By Mark Meghezzi (@meghezzi), graduate at O2 UK
In 1998, fresh-faced MIT mogul Nicholas Negroponte proclaimed that “the digital revolution is over”. 7bn laptop PCs, 100bn app downloads, a multi-trillion dollar tech industry and the growing role of digital in our daily lives would appear to prove otherwise, but dig a little deeper and we find an ever bigger question as to the very essence of this so-called revolution.
Let’s rewind to 2000. Computers were getting smaller, the internet was getting faster, computer automation was the industrial revolution of today, and we were truly fascinated by the untold treasures of the World Wide Web. All the while, we were told that we stood on the precipice of a Brave New World – the dot.com boom would change the way we worked, lived and played beyond recognition and for the better, forever. Sound familiar?
For those requiring a refresher, the dot.com bubble burst in spectacular fashion. A trillion dollars of technical development crashed into a mountain of user indifference, and tech entered a depression. For the thousands of developers, entrepreneurs and self-proclaimed trailblazers left jobless, the failure was that of the consumer. The consumer had failed to embrace this wonderful, revolutionary thing. The consumer had failed to adapt to the new world. The consumer had failed themselves.
Or had they?
The chips had gotten smarter, the Intel became more intelligent, the mobile phone more mobile and the visuals more, well, visual. What hadn’t been accounted for was the one part of this ecosystem that hadn’t got any smaller, smarter or faster – and indeed couldn’t. The human brain.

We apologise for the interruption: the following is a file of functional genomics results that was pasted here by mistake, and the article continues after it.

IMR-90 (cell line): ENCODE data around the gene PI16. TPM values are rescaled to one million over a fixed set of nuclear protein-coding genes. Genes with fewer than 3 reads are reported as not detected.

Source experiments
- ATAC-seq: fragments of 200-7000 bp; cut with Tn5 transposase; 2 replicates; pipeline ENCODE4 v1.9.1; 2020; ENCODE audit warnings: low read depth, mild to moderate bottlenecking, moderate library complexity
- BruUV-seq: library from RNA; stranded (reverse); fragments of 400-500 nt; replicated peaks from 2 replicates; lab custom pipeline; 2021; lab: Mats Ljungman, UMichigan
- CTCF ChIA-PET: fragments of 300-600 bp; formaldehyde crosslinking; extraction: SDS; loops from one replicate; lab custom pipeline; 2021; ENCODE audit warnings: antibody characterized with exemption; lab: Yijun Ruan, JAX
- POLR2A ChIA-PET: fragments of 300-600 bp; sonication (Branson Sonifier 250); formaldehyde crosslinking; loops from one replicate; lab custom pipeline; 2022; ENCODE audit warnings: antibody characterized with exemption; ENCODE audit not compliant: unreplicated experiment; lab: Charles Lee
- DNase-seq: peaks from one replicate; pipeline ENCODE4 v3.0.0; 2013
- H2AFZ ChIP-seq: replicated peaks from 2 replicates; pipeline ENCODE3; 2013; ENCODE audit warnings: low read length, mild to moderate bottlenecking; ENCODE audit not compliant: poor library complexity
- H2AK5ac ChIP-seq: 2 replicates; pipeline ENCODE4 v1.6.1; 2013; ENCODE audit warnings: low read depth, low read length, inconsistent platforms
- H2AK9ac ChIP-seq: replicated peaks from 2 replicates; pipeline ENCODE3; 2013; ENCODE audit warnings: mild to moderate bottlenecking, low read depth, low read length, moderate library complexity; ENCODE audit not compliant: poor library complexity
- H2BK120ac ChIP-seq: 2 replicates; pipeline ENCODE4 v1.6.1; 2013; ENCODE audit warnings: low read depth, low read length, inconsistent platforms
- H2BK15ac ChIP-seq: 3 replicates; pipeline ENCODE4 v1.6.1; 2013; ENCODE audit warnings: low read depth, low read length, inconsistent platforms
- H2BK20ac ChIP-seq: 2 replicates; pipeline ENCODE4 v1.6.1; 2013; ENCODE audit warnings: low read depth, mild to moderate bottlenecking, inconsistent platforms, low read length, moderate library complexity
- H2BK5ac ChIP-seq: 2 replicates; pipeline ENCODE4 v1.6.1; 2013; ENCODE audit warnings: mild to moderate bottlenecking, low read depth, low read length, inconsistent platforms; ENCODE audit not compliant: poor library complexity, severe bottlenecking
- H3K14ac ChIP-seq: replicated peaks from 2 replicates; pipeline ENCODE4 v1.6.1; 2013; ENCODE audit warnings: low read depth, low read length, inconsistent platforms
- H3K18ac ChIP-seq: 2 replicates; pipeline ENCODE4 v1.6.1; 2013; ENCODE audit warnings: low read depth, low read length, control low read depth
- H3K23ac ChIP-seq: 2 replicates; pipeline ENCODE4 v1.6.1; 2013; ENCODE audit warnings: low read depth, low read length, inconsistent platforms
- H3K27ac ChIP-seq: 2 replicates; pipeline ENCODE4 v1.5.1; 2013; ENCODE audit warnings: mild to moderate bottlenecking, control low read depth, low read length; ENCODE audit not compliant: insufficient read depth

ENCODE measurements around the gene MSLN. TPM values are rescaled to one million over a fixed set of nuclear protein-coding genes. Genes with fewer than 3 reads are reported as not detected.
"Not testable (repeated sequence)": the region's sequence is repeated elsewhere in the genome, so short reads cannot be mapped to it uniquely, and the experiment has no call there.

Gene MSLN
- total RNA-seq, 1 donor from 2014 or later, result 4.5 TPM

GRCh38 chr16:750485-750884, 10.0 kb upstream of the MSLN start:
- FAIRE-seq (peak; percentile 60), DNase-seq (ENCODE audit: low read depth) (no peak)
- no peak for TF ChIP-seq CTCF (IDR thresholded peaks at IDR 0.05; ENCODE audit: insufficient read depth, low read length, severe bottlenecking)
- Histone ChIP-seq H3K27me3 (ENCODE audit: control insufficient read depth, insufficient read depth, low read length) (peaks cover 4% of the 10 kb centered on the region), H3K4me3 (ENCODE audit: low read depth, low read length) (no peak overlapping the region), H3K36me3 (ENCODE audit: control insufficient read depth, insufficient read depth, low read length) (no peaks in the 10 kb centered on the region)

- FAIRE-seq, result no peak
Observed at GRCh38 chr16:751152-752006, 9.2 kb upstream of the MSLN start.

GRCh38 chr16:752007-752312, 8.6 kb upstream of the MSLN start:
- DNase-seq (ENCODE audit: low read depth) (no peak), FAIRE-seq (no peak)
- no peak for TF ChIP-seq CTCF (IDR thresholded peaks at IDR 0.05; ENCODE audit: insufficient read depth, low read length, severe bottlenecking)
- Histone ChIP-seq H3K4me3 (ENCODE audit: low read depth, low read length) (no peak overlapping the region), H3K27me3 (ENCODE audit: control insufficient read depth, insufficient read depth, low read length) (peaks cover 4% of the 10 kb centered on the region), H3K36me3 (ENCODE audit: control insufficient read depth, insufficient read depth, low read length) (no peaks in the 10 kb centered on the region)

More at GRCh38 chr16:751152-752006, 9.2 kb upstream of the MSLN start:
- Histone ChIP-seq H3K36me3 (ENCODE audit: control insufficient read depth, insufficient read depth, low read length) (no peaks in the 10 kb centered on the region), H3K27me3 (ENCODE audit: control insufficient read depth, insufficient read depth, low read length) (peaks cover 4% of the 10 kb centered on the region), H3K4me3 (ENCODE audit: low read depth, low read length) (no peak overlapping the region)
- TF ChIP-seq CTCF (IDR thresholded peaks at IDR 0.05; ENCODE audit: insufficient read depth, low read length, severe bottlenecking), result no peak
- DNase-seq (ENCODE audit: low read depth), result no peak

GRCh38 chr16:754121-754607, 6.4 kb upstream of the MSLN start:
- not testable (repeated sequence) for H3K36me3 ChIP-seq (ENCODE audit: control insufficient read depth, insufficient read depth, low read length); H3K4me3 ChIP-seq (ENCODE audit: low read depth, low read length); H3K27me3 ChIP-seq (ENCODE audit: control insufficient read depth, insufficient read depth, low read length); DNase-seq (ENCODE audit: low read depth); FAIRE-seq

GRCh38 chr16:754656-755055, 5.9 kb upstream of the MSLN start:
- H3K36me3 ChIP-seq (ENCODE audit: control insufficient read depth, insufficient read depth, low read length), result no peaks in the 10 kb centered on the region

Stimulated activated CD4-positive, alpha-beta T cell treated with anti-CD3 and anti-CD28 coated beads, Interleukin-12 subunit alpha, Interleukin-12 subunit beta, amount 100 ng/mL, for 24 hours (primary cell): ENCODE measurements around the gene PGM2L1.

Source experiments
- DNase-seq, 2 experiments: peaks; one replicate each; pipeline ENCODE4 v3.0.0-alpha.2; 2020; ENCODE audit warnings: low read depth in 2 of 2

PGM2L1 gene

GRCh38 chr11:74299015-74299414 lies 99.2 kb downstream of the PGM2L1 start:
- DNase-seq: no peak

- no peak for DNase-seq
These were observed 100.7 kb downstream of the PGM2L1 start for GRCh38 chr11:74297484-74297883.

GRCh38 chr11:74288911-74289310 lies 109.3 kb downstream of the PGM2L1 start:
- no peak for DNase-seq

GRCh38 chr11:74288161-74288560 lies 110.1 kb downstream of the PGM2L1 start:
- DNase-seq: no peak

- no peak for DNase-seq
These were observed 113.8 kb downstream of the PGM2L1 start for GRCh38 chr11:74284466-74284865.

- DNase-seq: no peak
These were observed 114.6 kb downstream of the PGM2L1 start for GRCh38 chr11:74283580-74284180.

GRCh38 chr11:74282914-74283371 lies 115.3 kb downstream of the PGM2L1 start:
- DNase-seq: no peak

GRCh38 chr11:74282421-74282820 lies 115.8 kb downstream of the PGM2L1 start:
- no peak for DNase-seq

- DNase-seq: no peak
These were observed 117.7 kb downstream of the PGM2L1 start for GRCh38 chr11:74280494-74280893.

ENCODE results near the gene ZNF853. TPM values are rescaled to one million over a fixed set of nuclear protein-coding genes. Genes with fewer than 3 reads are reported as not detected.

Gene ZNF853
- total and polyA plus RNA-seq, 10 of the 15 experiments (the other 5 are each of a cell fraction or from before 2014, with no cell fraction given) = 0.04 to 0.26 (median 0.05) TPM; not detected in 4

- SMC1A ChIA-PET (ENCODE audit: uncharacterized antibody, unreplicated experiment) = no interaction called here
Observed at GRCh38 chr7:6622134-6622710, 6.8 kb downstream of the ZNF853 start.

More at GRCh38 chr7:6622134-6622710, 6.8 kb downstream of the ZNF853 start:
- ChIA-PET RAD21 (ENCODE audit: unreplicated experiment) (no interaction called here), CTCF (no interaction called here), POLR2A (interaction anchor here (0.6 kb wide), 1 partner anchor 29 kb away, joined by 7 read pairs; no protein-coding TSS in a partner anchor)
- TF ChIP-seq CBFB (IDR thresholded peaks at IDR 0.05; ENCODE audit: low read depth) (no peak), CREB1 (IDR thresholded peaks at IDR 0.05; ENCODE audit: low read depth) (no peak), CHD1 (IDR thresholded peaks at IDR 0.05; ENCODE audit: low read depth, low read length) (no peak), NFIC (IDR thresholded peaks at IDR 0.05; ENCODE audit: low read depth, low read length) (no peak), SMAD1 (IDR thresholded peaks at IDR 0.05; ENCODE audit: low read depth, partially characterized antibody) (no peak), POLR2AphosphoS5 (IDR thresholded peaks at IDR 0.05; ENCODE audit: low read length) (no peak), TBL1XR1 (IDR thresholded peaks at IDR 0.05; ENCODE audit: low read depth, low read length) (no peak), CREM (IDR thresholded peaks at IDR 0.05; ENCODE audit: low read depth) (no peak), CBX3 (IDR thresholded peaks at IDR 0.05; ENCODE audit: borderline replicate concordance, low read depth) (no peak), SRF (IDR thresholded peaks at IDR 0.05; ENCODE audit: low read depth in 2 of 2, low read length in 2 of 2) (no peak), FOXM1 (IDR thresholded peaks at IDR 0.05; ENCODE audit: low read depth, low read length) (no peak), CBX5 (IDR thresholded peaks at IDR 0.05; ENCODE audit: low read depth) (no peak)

This human brain that we constantly present with more complex, less useful, pieces of information whilst our ability to decipher and understand these pieces of technology remains stagnant. The malaise of 2000 ensued because the gulf between what the technology had the capability to do and what the consumer could make it do was nothing short of a chasm. When the technology is smarter than the people, the technology is not smart at all. A failure of the provider – not the consumer.
Maybe Negroponte was right after all. The digital revolution is over. It’s over unless we can bring the people and the technology on the journey together. Regardless of how far we believe we have come on this revolution, there can be no upward trajectory or acceleration unless we bring the customer with us. If the customer doesn’t feel empowered by the technology, or connected to the things that matter to them, this digital revolution becomes a digital disillusion.
History has a funny habit of repeating itself. If we as providers cannot offer the personal, friendly, helpful guidance which customers absolutely require when navigating this Brave New World, we might just find ourselves inspecting the carcass of the Digital Revolution. We’d be in good company.